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Who may be up next for COVID-19 vaccines in California?

Individuals age 75+ and those who work in education, childcare, emergency services, and food and agriculture are in tier 1B.

SACRAMENTO, California — The Community Vaccine Advisory Committee (CVAC) met Wednesday about the next phases of California’s vaccination plan.

During the three-hour-long meeting, the committee reviewed public comments, recommendations for Phase 1B/1C, and community engagement. 

Committee member Tomás J. Aragón, who is the director and state health officer at California Department of Public Health (CDPH), said the vaccine safety committee will stick with current vaccine scheduling recommendations instead of extending doses. Aragón said there is not enough evidence for half dosing, delaying the second dose, or mixing vaccines.

The state is currently in Phase 1A, which focuses on health care workers and long-term care residents. The next two groups eligible for vaccinations will be 1B and 1C.

1B Tier One:

  • Individuals 75 and older

  • Those at risk of exposure at work in the following sectors: education, childcare, emergency services, and food and agriculture

1B Tier Two:

  • Individuals 65 -74 years of age

  • Those at risk of exposure at work in the following sectors: transportation and logistics; industrial, commercial, residential, and sheltering facilities and services; critical manufacturing

  • Congregate settings with outbreak risk: incarcerated and homeless

1C:

  • Individuals 50 -64 years of age

  • People 16-64 years of age and have an underlying health condition or disability which increases their risk of severe COVID-19

  • Those at risk of exposure at work in the following sectors: water and wastewater; defense; energy; chemical and hazardous materials; communications and IT; financial services; government operations / community-based essential functions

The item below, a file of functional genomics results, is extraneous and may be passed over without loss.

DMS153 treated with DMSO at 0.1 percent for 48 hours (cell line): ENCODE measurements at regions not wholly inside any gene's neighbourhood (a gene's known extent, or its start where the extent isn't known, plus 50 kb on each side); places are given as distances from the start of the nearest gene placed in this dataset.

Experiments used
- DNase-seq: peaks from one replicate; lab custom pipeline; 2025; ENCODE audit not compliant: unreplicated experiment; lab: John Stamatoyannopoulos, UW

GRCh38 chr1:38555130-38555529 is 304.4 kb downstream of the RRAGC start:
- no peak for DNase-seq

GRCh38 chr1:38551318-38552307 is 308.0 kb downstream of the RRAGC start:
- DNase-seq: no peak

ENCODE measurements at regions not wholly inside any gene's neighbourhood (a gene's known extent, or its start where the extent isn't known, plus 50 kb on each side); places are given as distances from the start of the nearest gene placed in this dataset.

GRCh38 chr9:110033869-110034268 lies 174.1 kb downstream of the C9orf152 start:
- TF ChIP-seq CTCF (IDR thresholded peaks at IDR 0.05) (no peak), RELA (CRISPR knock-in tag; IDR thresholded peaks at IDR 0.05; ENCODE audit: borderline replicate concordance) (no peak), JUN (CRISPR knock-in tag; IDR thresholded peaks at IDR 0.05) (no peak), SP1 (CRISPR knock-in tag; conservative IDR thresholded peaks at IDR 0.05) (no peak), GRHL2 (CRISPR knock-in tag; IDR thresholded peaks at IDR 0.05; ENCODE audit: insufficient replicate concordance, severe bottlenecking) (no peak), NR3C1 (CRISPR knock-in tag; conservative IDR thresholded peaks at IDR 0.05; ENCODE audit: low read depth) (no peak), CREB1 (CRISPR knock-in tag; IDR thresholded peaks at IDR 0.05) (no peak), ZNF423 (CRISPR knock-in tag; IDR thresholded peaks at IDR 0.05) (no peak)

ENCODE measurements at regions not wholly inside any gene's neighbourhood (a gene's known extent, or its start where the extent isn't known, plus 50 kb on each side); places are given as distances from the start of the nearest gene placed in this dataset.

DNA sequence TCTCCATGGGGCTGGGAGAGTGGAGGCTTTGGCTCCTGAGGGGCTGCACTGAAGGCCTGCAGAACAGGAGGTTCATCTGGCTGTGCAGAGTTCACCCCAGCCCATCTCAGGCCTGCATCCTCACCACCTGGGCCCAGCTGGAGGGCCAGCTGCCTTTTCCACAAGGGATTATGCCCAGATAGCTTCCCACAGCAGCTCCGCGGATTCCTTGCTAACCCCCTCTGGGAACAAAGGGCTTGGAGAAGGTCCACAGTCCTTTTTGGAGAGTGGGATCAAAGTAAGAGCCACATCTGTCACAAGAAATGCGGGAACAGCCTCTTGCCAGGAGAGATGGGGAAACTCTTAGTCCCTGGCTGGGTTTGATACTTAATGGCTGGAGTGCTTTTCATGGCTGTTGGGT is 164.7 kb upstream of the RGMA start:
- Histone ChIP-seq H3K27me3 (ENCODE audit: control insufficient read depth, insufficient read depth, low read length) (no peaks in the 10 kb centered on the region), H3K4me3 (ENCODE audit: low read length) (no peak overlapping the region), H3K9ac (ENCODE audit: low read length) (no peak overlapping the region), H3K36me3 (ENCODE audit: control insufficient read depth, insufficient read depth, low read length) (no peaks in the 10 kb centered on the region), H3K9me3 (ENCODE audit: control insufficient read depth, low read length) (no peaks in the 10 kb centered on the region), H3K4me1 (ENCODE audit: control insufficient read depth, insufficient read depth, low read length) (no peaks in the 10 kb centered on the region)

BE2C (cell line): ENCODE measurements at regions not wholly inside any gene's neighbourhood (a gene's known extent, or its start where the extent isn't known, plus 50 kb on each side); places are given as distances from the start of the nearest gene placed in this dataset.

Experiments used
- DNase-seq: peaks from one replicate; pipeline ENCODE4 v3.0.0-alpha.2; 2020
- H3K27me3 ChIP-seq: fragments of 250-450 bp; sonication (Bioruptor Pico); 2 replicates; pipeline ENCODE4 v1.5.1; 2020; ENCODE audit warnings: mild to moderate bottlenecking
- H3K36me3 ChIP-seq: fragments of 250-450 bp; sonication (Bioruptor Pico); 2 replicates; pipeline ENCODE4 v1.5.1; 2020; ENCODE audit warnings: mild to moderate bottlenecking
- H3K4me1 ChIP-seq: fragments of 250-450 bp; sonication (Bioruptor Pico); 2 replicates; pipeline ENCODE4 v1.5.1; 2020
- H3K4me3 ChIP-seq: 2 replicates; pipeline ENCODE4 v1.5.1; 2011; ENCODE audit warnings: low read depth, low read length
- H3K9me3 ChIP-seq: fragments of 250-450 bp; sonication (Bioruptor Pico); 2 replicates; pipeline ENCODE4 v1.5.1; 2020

The committee said they’re exploring the best ways to inform people when they’re eligible to receive a vaccine, which will include a registry, social media, and outreach. Dr. Eric Sergienko, health officer for Mariposa County and California Conference of Local Health Officers (CCLHO) Representative, said one of the logistical hurdles of the vaccine plan is observing people for 15 to 20 minutes after inoculation. Because of the nature of the virus, a COVID-19 clinic can’t be operated the same as a flu clinic.  

They’re also researching the best ways to reach African Americans, Asians, Latinos, and Native Americans. 

Dr. Nadine Burke Harris, California surgeon general, said the committee wants to make sure they’re communicating effectively with every California. She said the committee acknowledges that there are “complex and nuanced personal and community experiences, and an understanding that lived experiences shape willingness to accept a vaccine.

The next committee meeting is on Jan. 20, 2021, from 3 p.m. to 6 p.m. on YouTube.

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